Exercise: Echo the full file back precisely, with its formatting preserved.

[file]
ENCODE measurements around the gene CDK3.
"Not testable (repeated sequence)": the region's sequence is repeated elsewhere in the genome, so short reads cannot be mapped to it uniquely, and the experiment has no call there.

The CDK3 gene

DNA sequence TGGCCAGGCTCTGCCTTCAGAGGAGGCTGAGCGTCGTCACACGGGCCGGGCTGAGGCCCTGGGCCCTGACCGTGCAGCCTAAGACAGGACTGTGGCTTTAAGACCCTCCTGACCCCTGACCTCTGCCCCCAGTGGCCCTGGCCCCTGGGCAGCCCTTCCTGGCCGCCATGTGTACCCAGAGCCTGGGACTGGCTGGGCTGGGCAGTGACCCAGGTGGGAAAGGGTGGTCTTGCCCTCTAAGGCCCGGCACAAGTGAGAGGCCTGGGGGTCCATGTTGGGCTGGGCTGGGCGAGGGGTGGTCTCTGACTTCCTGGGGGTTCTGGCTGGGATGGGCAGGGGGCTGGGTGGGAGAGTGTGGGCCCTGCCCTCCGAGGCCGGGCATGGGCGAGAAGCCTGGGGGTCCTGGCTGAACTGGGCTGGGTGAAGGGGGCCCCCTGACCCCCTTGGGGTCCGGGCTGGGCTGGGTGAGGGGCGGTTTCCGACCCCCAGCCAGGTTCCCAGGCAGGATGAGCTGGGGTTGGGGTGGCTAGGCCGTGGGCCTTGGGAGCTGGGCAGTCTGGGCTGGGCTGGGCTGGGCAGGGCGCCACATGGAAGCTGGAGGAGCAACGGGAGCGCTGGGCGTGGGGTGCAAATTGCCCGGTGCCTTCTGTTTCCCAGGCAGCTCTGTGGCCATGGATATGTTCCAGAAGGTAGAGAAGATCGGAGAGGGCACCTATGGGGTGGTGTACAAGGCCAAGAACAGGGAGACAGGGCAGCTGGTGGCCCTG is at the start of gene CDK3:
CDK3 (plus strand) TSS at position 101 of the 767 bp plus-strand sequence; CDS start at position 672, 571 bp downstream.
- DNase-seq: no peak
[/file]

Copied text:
ENCODE measurements around the gene CDK3.
"Not testable (repeated sequence)": the region's sequence is repeated elsewhere in the genome, so short reads cannot be mapped to it uniquely, and the experiment has no call there.

The CDK3 gene

DNA sequence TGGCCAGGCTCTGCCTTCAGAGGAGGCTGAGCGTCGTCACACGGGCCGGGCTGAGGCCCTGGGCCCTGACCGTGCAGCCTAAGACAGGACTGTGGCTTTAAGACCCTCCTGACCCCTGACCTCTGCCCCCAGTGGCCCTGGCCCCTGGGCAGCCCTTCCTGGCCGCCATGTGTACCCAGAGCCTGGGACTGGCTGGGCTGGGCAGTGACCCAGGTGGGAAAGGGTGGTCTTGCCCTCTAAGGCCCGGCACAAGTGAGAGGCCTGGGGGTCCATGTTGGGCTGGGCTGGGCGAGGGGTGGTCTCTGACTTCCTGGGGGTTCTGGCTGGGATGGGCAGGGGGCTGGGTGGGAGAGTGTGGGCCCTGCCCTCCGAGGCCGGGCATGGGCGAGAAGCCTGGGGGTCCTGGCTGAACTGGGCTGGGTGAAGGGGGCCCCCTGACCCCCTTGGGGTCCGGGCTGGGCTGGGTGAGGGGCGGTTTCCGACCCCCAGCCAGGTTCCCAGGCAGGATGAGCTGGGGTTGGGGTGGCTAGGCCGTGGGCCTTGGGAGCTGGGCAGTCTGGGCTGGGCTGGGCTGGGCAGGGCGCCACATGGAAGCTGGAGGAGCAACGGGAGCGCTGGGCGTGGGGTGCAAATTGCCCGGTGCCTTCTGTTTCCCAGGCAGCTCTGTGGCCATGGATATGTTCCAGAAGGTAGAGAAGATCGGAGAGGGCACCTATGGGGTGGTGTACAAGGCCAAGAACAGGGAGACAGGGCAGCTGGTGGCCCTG is at the start of gene CDK3:
CDK3 (plus strand) TSS at position 101 of the 767 bp plus-strand sequence; CDS start at position 672, 571 bp downstream.
- DNase-seq: no peak